Gluten-Friendly Campus

grainsGluten, a word we know but may not understand! Honestly, it can be confusing and somewhat frustrating for those newly diagnosed with a medical condition related to gluten.

What is Gluten? Why do we use Gluten? 

Gluten is the name of a group of proteins that is in wheat, barley and rye. This protein is the stretchy substance that helps bread dough and bread like products to expand and rise. The more the dough is kneaded, the more strands and expansion is developed, the chewier the final product becomes. In addition, the proteins thicken when heated, trapping the carbon dioxide produced by yeast. This helps baked goods to rise more and retain their shape instead of crumbling.

That protein that is reacting in doughs and gluten products is actually called gliadin. If someone is sensitive to the gliadin protein, then it can cause digestive issues in the intestines that could lead to further problems.

Three main reasons people avoid gluten are either they have a wheat allergy, medical conditions that prevents them from eating any gluten containing products or an intolerance to gluten.

Wheat Allergies can be life-threatening and may result from a true wheat allergy much like a nut allergy. Symptoms may be hives, breathing difficulties and digestive problems and anaphylaxis, with sudden and severe reaction. Treatment: follow a strict wheat free diet.

Celiac Disease 

Celiac is a serious auto-immune medical condition that can be difficult to diagnose and is triggered by gluten. This can cause issues in the intestines that can lead to severe medical complications. Celiac Symptoms such as diarrhea, nausea, weight loss, headaches, delayed growth, fatigue, gas, failure to thrive in young children, skin rashes, joint pain and numbness. This condition is suggested to affect 1 in every 133 American which is ~1 % of the population, however, many folks go undiagnosed. Treatment: Medications are not available for such conditions but research is underway. Probiotics and a focus on good gut health is a great idea along with a lifelong gluten free diet.

Gluten Intolerance or Non-Celiac Gluten Sensitivity (NCGS) 

Often we assume that people on a gluten free diet are folks following nutritional trends. Recently, I heard that Gluten Sensitivity was “Fake: a made up condition” and I can assure you this is not the case. Gluten intolerance is a real issue and becoming more common. For those that are intolerant or sensitive to the protein in gluten, they can have a reaction after eating or drinking products that contain gluten. NCGS-Symptoms can be different from person to person but may have stomach and intestinal problems, joint pain, fatigue and depression. We see roughly 1 in every 100 people with an intolerance to wheat/gluten. Treatment: gluten free diet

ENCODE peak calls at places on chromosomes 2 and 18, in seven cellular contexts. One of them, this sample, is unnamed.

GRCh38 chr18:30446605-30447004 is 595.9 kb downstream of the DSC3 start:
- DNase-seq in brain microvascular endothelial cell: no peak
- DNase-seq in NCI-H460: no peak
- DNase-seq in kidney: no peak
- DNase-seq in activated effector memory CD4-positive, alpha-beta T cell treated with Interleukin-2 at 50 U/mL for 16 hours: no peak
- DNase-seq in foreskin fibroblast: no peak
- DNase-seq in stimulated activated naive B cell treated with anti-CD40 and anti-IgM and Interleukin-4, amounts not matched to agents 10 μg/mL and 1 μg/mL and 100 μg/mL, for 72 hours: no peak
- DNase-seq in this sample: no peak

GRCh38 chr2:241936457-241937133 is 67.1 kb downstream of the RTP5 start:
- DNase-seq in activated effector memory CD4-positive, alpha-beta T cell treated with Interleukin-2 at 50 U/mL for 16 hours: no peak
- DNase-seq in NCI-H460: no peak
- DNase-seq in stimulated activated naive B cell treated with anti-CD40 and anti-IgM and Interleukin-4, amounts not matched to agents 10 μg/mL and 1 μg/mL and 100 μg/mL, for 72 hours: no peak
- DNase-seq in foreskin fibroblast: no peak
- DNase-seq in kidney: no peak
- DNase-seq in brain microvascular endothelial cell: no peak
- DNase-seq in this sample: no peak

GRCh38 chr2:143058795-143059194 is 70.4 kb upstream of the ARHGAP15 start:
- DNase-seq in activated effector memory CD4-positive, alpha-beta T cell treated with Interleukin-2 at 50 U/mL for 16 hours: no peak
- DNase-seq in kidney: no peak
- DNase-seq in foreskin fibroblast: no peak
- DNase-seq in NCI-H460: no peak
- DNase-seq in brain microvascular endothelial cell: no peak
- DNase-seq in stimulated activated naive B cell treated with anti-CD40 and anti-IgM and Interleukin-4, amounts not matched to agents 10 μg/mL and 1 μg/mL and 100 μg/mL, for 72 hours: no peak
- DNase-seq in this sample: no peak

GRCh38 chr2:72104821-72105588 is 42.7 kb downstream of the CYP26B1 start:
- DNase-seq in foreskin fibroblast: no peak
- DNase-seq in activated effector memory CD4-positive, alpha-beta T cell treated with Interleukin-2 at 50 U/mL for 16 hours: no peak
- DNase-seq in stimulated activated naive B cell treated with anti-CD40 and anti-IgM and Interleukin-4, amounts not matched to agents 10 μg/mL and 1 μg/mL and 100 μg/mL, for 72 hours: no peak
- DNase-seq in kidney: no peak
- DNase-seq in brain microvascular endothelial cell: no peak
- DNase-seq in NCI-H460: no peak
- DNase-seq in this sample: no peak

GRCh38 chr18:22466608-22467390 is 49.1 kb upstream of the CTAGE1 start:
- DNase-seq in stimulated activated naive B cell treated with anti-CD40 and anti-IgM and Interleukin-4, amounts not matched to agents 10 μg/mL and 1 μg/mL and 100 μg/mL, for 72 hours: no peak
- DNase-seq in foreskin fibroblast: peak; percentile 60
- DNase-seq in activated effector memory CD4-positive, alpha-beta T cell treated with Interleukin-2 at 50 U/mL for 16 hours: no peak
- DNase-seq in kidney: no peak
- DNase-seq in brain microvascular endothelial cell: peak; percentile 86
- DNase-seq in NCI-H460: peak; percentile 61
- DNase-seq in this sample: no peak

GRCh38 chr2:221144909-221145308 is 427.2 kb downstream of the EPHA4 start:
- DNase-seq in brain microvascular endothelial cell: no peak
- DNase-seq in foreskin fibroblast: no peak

Should I avoid gluten? 

How do you know if you have a sensitivity, allergy or medical condition related to gluten? A thorough diagnosis is based on a combination of blood work, intestinal biopsy, and improvements on a gluten-free diet.

A diagnosis of non-celiac gluten sensitivity is harder to confirm. Individuals who have gluten-related symptoms, but test negative for celiac disease and wheat allergies, may have non-celiac gluten sensitivity.

If you think you may be gluten-sensitive, be sure to first speak with your doctor and learn more about the condition.

To avoid gluten entirely, it is important to seek proper education, talk with your doctor, dietitian, and check food labels and menus for allergen information.

Learning to be gluten free can be overwhelming. Many wheat based foods have unique names and are hidden in unexpected forms. Being safe and choosing the right foods takes practice.

There are some people out there that may follow this plan thinking it can help them lose weight. If this is you, keep this in mind. Gluten free foods are NOT weight loss foods. In fact, many highly processed gluten free foods may be high in sugar, salt and fat. Choose naturally gluten free foods when trying to cut back on added fats and sugars while following a gluten free diet. Know the facts before you choose this lifestyle.

Naturally Occurring Gluten-Free Foods: 

  • Fruits and Vegetables
  • Meat and Poultry
  • Fish and Seafood
  • Dairy, Beans, Nuts and Seeds

Campus Tips: 

We now have a Gluten Friendly Facility at Hulen/ Clement: All-You-Care-to-Eat. This facility provides gluten free pasta, pizza, breads, tortillas and more. Try gluten free breads at SUB: Bistro, The Commons Grillz, Sam’s Place Wall/Gates, and Sam’s Place Murray. Gluten free pizzas take a few minutes longer to prepare than a regular pizza, try ordering a gluten free pizza from your Tapingo® App available at Sam’s Place Murray and The Commons.

Remember to stick to foods such as non-fried rice, corn tortillas, grilled or carved meats without breading, salads and eggs. Asian is often a good choice but watch out for the sauce! Did you know soy sauce is made from fermented wheat? Most Asian sauces have some type of wheat in them or they are made from Soy Sauce. Sweet Chili or Gluten Free Sauces are options on campus.

Students can visit with me, the dietitian for more help on campus.

Websites to Checkout:

Celiac Central

Food Allergy: Wheat Allergy

Beyond Celiac: Facts & Figures

Beyond Celiac

100% gluten-free diet is the only existing treatment for celiac disease today. The celiac disease diagnosis rate may reach 50-60% by 2019, thanks to efforts to raise public awareness of celiac disease. (Source: Datamonitor Group, 2009)

Hospitality Dietitian Mindy Diller, MS, RDN, LD   mindy.diller@ttu.edu 

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